Before we had any time to prepare for the deluge the storm had sprung upon us. And while we huddled, lost in thoughts of the miserable trip home, we had the opportunity to consider how it was that we got into this predicament. As the water penetrated our rain suits, soaked our clothing, filled our boots and formed puddles around our feet, we encouraged ourselves with shouts of “It shouldn’t last long,” and discouraged ourselves with loud grumbles of “I’m soaked. How about you?” After about forty minutes of streaming rain, a dose of hail, and constant spewing waves from the traffic, the torrent became a steady rainfall and the horizon began to brighten. The improvement in the weather prompted us, with our spirits dampened, to climb back on the motorcycle and make our way, once again, toward home. Wind plastered wet clothes against our skin and suggested that we may very well have a cool and chilly night trip to the city. Together with the telltale signs that Kamloops was drawing nearer, we began to entertain hopes of drying our clothes a bit while we enjoyed a bowl of hot soup in a highway truck stop.
     The hot soup warmed our bodies and though we were still damp we were eager to set out for home again. After a quick repacking under drying weather conditions we made our way back to the highway. Our rain gear was stowed away, and the light grey highway taking us to the West Coast renewed our hopes for a dry trip home as we watched the sun dropping toward the horizon. The heat of the desert wind carried the perfume of the sagebrush-covered dry lands surrounding Cache Creek toward us, and in passing quickly dried our clothes. These warm winds and the beginning of a sunset renewed our spirits. Ranchers’ fences, the odd salt pool, and the constant hills forcing the highway into curves flitted by. Our thoughts returned to the beauty of this magnificent landscape. It was going to be a wonderful drive to the city, and we would make it home safely that night. The sun was setting and sinking into a huge ball of fire as it settled on the hills far away on the horizon.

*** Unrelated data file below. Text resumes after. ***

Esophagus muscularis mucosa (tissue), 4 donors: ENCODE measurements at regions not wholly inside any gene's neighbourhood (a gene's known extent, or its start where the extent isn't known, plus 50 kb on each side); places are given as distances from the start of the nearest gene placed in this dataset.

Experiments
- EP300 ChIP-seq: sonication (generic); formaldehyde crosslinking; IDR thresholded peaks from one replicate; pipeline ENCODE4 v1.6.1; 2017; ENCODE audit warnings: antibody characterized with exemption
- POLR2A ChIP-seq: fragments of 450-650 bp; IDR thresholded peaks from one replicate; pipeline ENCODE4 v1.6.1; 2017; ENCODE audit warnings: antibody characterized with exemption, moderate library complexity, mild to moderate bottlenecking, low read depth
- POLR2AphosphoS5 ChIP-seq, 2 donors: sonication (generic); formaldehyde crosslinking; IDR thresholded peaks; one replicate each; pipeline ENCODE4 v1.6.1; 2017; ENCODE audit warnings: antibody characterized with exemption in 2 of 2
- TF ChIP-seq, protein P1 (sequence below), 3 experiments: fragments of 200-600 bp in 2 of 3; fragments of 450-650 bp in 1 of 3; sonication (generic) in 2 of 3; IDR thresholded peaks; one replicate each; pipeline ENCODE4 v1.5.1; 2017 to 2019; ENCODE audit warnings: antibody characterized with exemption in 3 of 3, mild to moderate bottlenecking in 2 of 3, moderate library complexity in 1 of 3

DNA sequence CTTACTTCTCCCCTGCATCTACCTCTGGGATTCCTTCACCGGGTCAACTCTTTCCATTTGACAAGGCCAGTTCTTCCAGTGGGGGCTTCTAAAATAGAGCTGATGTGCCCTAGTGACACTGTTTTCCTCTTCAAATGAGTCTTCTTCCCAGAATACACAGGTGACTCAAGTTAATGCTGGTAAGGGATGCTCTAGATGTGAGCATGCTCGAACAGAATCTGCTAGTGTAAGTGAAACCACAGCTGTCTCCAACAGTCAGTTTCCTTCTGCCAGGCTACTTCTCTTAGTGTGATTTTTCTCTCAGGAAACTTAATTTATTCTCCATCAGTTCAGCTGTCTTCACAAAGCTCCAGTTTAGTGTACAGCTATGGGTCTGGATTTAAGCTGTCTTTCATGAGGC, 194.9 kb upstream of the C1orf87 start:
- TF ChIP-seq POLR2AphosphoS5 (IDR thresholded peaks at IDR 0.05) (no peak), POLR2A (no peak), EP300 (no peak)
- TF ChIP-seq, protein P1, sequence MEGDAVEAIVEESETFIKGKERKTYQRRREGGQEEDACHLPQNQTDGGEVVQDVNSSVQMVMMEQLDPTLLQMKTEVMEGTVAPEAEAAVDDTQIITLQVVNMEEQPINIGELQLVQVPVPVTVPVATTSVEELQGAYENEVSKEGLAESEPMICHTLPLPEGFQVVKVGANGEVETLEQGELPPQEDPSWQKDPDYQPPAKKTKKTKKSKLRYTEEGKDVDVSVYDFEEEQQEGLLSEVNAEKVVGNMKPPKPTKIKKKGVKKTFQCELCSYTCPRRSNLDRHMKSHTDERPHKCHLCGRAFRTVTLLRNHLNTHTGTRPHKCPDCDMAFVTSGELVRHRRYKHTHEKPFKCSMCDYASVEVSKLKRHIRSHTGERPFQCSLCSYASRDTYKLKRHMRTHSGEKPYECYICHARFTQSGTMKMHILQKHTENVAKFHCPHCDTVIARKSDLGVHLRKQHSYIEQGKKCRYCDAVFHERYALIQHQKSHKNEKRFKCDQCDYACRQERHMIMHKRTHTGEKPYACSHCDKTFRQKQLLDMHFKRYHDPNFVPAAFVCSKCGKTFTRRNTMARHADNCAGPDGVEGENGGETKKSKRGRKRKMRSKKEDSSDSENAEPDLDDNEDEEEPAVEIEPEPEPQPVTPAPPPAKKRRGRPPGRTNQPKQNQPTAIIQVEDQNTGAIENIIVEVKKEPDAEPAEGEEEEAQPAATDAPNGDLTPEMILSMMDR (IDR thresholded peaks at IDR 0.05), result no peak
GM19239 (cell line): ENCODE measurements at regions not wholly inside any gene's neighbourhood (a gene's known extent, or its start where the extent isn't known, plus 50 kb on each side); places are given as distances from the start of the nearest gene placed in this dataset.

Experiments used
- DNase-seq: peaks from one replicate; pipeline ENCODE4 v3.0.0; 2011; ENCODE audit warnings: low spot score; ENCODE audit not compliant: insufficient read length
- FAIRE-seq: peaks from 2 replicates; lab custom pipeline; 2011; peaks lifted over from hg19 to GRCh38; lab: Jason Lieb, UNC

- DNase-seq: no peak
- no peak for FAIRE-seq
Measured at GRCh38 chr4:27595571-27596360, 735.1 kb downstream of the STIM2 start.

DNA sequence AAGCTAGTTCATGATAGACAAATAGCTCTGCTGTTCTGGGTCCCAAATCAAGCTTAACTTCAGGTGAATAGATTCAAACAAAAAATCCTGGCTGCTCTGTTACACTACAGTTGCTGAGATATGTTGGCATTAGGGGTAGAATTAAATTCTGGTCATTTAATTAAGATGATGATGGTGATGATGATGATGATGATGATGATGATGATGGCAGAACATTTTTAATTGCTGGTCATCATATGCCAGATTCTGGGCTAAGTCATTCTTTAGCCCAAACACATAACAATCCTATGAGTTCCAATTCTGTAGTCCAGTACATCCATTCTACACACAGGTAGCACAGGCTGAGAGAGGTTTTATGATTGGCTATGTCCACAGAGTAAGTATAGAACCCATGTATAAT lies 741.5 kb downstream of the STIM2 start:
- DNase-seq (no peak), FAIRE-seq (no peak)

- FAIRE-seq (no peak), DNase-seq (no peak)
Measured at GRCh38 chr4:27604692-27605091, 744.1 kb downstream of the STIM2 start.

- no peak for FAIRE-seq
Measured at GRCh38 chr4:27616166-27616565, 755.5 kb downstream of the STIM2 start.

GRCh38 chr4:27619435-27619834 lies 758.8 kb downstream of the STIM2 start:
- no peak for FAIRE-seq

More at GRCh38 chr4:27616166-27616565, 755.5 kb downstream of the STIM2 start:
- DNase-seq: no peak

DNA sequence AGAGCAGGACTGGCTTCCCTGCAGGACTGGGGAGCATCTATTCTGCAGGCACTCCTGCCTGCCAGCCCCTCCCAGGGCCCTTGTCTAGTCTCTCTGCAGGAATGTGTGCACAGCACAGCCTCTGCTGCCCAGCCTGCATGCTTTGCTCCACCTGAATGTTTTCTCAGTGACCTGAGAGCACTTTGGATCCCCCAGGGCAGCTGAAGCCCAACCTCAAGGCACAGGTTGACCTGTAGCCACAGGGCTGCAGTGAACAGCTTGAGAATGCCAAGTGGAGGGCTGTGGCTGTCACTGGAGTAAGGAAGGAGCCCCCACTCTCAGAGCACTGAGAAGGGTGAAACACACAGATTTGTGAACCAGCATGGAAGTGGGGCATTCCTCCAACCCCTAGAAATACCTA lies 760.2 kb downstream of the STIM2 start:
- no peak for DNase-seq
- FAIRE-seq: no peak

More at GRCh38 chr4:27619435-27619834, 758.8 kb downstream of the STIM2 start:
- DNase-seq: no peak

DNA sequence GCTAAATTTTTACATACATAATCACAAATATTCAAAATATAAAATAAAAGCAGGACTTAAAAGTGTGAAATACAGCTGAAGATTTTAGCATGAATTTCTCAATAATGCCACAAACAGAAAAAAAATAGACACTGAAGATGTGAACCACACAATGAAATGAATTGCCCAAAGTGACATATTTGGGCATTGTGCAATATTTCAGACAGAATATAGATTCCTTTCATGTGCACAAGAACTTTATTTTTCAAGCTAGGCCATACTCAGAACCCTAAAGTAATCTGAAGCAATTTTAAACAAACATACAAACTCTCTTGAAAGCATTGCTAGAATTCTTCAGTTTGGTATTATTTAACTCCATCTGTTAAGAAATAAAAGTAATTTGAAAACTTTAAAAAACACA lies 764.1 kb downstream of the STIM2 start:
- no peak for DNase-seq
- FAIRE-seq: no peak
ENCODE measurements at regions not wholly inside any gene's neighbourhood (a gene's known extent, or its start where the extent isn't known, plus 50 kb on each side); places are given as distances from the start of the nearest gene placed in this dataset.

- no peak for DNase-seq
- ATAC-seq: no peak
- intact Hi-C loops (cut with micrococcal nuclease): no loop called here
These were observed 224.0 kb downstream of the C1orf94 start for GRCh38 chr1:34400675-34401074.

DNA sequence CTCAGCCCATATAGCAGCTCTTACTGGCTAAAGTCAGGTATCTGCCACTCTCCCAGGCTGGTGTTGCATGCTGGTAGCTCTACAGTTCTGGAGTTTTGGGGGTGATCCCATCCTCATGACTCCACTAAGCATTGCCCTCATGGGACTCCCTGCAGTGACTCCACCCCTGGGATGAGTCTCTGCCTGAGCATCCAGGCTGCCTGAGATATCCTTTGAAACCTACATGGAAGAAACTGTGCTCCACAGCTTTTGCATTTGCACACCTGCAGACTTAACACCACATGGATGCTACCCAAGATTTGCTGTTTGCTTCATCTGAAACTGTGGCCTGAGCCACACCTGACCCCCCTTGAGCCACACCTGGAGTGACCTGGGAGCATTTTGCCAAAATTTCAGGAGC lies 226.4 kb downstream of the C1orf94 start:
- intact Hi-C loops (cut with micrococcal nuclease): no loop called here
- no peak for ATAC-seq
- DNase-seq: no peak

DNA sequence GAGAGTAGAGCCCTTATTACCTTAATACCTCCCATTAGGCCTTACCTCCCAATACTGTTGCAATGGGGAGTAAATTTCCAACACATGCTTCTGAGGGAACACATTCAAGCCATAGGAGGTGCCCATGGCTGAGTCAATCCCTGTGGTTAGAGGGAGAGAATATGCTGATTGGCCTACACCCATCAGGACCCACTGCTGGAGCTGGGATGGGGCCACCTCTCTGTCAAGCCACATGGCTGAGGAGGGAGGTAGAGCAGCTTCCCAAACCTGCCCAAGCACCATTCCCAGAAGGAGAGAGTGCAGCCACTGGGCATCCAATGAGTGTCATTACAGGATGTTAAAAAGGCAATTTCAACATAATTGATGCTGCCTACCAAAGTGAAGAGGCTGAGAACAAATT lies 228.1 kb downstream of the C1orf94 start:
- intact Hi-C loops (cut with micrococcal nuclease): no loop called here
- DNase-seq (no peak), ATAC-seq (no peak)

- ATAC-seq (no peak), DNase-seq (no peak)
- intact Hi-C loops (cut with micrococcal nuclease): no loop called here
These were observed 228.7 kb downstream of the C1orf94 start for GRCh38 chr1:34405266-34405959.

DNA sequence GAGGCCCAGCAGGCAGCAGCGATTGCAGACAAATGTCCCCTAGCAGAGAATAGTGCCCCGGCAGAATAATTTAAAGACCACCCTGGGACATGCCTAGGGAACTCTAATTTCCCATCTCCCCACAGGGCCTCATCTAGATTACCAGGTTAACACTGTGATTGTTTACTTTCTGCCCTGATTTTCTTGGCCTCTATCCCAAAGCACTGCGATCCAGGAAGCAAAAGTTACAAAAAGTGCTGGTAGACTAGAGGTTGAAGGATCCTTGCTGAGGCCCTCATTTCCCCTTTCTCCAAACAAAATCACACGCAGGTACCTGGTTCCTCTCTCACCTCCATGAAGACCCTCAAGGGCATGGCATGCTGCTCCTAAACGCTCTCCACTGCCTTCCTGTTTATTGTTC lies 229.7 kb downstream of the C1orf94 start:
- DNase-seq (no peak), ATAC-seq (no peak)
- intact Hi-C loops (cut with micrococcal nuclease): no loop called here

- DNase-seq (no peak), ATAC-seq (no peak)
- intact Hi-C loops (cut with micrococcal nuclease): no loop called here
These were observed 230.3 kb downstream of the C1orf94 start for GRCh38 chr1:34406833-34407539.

This anecdote describes a short trip on a road I have traveled many times, in all seasons and in all kinds of vehicles. My memories of this specific adventure are tinged with feelings ranging from extreme awe to terror to wonder. The experience is exclusive to Elaine and I and the country we were traveling in. In keeping with our view of the Canadian landscape, this event embodied raw beauty and experience. If we had traveled in a car on that trip, on the same stretch of highway, we would have remained separate from our environment into which we were thrust. The storm very well may have been forgotten; we may have noted the lightning as it flickered briefly across the windscreen. I probably would have switched on the wipers in response to the rain, with an exclamation regarding the messy driving conditions we may have had to endure for the next six hours.
     Though this was an event which was exclusive to the Kamloops area of British Columbia, we recall it often. Each time we have traveled that particular stretch of highway since that Monday afternoon we recall the storm. And each time while traveling, when we encounter a storm, we recall that particular stretch of highway.


last updated August 17, 2007 | © 2007 Fathom Publishing
poetry, prose, and artwork © individual authours | website created by Alana Paul